Workers at the Free Zones enclave in Tema are unhappy with a tollbooth built at the entrance of the enclave.
Apart from causing vehicular traffic during peak hours, the workers also complained about the amount they pay.
The Tema Free Zones enclave, with a total area of 1,200 acres, hosts more than 50 companies that are into manufacturing, services, and commercial export activities.
“In the current situation, whether you are bringing in a container truck carrying raw materials from the Tema Port, a saloon car carrying a worker, or a private forklift entering the enclave, you would have to pay at the tollbooth before you’d be given access to the place” one worker lamented.
“I don’t see the need for a toll booth. Many of us already pay tolls before we get here, so there’s no need to pay again before we enter the enclave. Working here is now frustrating,” said Frank Odoi, a transport operator in the Free Zones enclave.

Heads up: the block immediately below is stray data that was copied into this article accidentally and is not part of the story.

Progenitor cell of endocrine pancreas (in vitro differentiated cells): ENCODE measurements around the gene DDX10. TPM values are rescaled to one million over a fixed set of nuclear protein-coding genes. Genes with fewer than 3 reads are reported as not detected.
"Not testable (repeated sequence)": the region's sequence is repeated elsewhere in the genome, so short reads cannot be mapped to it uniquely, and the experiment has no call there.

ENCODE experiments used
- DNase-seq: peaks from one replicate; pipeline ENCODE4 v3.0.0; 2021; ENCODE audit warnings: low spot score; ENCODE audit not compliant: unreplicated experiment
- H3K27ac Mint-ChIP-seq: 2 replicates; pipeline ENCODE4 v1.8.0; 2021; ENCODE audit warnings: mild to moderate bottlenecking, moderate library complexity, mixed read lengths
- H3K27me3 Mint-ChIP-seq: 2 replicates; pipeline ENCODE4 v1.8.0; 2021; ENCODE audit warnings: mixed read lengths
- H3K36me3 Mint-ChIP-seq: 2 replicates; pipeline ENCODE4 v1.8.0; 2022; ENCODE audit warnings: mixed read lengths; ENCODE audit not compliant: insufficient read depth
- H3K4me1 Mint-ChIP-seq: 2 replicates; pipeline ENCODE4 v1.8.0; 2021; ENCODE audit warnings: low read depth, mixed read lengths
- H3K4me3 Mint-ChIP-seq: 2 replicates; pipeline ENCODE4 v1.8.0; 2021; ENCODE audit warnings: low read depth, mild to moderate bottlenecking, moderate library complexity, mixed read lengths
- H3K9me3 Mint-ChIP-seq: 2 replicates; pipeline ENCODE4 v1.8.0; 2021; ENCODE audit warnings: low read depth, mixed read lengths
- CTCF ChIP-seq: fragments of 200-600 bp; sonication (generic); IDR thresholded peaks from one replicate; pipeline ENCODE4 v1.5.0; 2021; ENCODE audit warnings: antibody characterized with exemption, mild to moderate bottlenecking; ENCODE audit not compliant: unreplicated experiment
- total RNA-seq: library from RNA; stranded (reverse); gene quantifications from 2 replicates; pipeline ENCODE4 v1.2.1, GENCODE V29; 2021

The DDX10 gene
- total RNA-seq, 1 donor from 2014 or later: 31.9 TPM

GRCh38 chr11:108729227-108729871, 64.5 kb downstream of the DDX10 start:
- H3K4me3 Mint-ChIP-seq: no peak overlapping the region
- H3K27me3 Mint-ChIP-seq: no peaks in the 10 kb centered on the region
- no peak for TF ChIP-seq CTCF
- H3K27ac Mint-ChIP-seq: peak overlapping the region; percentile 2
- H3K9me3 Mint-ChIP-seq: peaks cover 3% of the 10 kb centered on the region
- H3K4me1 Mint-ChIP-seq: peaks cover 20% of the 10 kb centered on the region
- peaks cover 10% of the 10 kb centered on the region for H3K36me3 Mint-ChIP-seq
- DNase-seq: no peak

Saloon cars are charged GH¢1.00.
For pickups, medium buses, and SUVs, the amount is GH¢1.50. Medium goods trucks with three axels pay GH¢3.00, while extra-large trucks are charged GH¢4.00.
Prior to the introduction of the tollbooth earlier this year, the Association of Free Zones Enterprises said they had held discussions with the Ghana Free Zones Authority since 2019 when the idea was first proposed.
Right from the beginning, the Association was not enthused by the idea.
A committee was set up to find a compromise, but the secretary of the Association, Amanda Gadzekpo said, their concerns about the cost and inconvenience were not considered.
“We are willing to come to some sort of compromise. Should we pay monthly maintenance fees? We are open to that. But for the tolls, I don’t think it’s a good idea. I think it is counterproductive,” she lamented.
The man in charge of the Ghana Free Zones Authority at the time the idea of the toll booth was conceived is Michael Okyere Baafi, who is currently the MP for New Juaben South, and the Deputy Minister for Trade and Industry.
He said the government has no intention of decommissioning the tollbooth.
“It is not going to happen today, and I don’t think it will happen tomorrow. This is something that we should have done long ago,” he said.